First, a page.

Publishing their findings in the British Journal of Nutrition, the researchers led by Tamara Bucher of the University of Newcastle, Australia, say this is the first systematic review to look at how position interventions – altering the proximity and order of food – can influence food choice.
Whittling the number of studies from 2540 down to a final 18 that adhered to all criteria and were included in the review, the researchers looked at both single healthy or unhealthy items, such as water, fruit and vegetables, cereal bars, chocolate or crackers as well as more complex, canteen-style buffets which had between eight and 11 products repositioned.
Although there are various definitions of the term nudging, for the purposes of this review it was defined as any intervention that involved changing the non-economic properties (ie cost) or placement of objects within micro-environments – home, workplace or cafeteria – in order to change health-related behavior.
Food choice was defined as food selection or probability of food choice, including product sales and food consumption (in grams or energy intake).
Out of the 18 studies that were included in the review, 16 showed a positive impact of nudging – participants were encouraged to make a healthier food choice. In the two studies where no positive impact was recorded, the adjusted position was a very minor change and all foods remained within reach. “This indicates that the strength of the effect appears to depend on the type of positional manipulation (order v. distance), as well as the magnitude of the change, or how far away foods are placed.”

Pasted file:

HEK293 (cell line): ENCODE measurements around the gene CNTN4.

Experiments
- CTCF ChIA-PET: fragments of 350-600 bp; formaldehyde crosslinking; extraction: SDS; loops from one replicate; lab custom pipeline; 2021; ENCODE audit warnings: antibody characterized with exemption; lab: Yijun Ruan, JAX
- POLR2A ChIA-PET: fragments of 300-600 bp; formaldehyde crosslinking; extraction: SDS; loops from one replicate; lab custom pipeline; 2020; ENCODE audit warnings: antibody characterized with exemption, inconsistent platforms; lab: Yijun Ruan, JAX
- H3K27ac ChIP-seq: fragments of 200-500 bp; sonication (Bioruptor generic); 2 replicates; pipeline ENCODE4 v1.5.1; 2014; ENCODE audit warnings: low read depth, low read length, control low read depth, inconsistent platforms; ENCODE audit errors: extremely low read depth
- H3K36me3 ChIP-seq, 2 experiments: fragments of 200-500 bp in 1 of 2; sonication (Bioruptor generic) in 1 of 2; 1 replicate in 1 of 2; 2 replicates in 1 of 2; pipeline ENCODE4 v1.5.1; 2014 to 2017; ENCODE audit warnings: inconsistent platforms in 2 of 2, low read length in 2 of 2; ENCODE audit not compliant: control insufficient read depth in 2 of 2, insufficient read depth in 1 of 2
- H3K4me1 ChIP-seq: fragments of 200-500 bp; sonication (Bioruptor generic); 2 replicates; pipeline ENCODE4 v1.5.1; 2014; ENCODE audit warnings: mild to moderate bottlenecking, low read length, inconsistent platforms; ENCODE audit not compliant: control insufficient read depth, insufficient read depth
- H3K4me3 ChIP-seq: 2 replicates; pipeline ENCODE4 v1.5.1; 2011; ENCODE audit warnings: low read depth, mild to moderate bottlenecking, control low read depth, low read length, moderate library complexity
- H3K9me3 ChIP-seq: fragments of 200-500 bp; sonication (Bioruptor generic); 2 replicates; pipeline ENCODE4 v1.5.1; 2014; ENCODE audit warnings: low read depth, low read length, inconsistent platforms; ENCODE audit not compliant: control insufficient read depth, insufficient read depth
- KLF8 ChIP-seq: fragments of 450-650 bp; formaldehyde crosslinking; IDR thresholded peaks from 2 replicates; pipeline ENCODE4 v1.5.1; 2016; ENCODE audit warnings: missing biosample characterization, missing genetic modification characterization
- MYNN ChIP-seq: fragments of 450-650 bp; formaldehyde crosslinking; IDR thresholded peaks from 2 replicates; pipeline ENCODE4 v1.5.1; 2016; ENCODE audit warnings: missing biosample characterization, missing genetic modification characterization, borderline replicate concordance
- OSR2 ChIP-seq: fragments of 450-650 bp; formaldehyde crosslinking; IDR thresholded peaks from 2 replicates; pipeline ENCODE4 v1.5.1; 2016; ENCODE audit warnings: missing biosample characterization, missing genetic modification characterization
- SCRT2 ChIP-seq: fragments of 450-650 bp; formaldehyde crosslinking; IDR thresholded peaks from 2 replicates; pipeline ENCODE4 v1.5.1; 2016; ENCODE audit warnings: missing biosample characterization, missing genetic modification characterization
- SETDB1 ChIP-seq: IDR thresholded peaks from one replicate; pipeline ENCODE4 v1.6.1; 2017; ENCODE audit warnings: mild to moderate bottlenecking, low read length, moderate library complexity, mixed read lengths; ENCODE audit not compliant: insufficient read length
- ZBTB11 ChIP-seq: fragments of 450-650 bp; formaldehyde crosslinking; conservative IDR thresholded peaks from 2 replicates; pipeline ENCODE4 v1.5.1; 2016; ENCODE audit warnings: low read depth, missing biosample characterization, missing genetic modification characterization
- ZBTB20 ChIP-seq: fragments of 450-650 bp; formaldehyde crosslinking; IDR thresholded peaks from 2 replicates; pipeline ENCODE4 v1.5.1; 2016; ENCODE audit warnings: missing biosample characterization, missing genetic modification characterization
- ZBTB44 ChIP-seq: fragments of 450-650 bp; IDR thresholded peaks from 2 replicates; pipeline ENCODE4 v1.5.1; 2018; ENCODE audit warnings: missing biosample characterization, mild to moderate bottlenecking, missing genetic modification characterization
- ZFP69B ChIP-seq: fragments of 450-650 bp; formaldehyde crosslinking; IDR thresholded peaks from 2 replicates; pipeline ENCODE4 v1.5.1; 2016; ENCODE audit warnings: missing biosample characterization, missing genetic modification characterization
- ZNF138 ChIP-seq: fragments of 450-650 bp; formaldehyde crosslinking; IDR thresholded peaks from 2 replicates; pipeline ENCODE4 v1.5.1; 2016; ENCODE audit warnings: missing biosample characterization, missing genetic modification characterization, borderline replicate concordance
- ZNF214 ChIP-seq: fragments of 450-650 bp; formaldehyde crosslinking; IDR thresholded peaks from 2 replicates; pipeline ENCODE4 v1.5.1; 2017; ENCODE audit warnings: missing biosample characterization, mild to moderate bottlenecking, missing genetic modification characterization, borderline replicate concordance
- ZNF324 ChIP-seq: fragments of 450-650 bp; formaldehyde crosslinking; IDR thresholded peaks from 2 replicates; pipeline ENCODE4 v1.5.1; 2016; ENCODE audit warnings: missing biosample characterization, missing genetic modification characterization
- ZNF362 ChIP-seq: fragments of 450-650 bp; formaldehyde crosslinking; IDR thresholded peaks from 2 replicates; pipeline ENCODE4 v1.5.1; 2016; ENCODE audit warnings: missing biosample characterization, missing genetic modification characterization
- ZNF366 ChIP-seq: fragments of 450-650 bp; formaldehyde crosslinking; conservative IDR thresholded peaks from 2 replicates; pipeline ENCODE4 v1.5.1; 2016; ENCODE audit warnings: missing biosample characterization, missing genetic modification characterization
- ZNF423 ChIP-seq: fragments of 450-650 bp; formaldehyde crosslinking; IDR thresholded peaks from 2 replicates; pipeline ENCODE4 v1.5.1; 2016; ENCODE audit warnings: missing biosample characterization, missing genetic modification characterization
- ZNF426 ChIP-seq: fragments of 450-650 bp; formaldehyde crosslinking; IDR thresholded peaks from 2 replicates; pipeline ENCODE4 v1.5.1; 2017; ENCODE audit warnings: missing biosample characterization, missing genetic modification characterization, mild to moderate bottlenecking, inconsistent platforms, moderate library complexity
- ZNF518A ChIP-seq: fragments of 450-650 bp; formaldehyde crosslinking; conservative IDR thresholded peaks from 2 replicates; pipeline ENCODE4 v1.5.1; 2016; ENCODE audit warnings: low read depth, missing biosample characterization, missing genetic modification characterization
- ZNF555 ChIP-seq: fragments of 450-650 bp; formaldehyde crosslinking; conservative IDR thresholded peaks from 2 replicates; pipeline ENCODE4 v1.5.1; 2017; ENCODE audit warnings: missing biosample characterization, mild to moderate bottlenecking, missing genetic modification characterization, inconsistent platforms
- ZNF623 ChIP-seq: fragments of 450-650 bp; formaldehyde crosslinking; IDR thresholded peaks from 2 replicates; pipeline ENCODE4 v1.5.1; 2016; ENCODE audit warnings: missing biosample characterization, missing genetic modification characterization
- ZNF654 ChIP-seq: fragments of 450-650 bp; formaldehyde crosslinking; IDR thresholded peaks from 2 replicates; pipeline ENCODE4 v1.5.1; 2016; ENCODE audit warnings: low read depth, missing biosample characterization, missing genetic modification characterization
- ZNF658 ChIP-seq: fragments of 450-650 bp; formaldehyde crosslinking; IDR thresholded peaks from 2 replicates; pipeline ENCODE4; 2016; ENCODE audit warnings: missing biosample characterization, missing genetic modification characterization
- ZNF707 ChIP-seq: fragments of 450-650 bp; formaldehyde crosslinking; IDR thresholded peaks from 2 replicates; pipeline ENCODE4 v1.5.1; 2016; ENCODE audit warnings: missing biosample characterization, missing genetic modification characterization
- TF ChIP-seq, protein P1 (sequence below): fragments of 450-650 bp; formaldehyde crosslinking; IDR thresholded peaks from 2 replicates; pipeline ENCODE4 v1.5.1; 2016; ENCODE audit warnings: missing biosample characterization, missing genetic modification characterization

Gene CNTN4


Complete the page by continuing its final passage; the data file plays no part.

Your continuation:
The tactics also seem to work irrespective of weight status; two studies differentiated between participants who were a healthy weight and those who were overweight, and found that positional nudges were effective in both cases.
Meanwhile one study took into account socio-economic status and reported that it had no influence on the effectiveness of nudge techniques. According to the authors of the review, this finding is in line with other studies which have shows that the techniques occur at a sub-conscious level, and therefore have an equal impact regardless of weight or social status.
However, although the reviewers find that food position does indeed influence choice, quantifying its impact is more difficult.
“Although the evidence that food position inﬂuences food choice was consistent across studies, it was not possible to evaluate the impact and effect size of these types of choice architecture interventions on actual food consumption and subsequent health outcomes,” they write. “Harmonised indicators are required that would allow comparability between experiments or interventions.”
They therefore urge all future research conducted in the field to use energy (kJ/kcal) or weight (g) as outcome measures of changes in food selection and intake.
In light of their findings, they urge people in charge of food organisation or food outlet design to be aware of their responsibility to organise ‘foodscapes’ in an optimal way "to stimulate consumption of healthy foods and to reduce the consumption of unhealthy foods that then could support healthy workplace initiatives. In practical terms, this means that low-energy, nutrient-dense products such as fruits and vegetables should be placed in easily accessible and prominent positions.”
Source: British Journal of Nutrition
“Nudging consumers towards healthier choices: a systematic review of positional inﬂuences on food choice”
First published online 22 March 2016, doi:10.1017/S0007114516001653
Authors: Tamara Bucher, Clare Collins, Megan E. Rollo et al.